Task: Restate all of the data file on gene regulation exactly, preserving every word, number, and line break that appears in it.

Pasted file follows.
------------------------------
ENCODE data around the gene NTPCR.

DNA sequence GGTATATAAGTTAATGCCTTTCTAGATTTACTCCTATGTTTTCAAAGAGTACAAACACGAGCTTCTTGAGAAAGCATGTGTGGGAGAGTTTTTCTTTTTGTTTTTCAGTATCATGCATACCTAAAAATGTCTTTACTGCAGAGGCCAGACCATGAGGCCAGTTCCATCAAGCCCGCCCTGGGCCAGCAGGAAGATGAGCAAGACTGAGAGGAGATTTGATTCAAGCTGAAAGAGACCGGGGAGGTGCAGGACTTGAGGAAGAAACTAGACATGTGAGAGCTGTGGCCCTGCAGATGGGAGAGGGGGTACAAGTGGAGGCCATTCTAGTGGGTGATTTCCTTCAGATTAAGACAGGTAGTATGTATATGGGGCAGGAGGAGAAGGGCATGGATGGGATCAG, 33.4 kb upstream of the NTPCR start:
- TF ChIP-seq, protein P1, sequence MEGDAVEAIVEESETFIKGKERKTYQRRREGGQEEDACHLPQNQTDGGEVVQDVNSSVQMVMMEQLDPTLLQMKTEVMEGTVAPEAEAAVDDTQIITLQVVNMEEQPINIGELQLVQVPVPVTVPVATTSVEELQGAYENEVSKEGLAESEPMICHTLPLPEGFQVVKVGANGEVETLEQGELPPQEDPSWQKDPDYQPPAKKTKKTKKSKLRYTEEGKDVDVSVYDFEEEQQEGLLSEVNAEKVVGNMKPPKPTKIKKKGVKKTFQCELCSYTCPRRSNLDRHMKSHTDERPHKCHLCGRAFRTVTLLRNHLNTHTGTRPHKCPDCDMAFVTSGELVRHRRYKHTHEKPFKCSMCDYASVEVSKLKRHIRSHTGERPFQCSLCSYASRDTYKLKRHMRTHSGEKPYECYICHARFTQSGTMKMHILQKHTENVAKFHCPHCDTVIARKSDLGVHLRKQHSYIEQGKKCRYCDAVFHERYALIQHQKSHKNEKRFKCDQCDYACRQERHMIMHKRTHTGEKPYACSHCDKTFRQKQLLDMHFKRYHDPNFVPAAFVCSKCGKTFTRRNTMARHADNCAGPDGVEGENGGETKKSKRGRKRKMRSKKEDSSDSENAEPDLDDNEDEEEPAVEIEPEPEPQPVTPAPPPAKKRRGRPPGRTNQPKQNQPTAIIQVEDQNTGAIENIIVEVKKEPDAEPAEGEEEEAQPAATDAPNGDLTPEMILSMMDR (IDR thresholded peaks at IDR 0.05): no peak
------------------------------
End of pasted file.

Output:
ENCODE data around the gene NTPCR.

DNA sequence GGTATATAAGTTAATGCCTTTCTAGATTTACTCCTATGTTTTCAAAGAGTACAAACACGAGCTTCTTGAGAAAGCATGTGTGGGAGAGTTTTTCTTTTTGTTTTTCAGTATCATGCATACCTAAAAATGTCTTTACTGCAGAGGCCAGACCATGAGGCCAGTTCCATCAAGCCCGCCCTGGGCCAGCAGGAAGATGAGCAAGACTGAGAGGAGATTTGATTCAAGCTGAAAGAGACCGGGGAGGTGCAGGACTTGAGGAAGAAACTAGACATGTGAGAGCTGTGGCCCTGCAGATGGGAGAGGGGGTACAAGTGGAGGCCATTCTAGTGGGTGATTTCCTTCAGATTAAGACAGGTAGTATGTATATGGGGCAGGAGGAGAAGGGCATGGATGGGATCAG, 33.4 kb upstream of the NTPCR start:
- TF ChIP-seq, protein P1, sequence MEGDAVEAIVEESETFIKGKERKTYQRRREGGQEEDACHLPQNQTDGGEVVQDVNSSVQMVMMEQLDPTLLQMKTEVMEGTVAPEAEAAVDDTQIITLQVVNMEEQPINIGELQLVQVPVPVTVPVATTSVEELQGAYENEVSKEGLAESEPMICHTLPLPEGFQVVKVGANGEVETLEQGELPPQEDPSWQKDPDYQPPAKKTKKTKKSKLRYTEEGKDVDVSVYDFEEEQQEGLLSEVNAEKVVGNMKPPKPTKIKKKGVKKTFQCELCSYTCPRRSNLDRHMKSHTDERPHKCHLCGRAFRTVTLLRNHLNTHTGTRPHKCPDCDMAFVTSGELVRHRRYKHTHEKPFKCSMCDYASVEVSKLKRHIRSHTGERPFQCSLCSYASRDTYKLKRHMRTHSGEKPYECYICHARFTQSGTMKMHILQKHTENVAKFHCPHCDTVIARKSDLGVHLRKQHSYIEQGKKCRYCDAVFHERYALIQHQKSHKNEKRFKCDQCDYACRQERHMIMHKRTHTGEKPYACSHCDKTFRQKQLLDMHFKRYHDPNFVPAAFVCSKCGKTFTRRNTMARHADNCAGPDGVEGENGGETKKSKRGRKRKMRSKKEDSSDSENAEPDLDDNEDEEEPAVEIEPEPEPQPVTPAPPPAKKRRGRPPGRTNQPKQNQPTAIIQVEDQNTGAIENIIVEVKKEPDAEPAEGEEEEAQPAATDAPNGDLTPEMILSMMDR (IDR thresholded peaks at IDR 0.05): no peak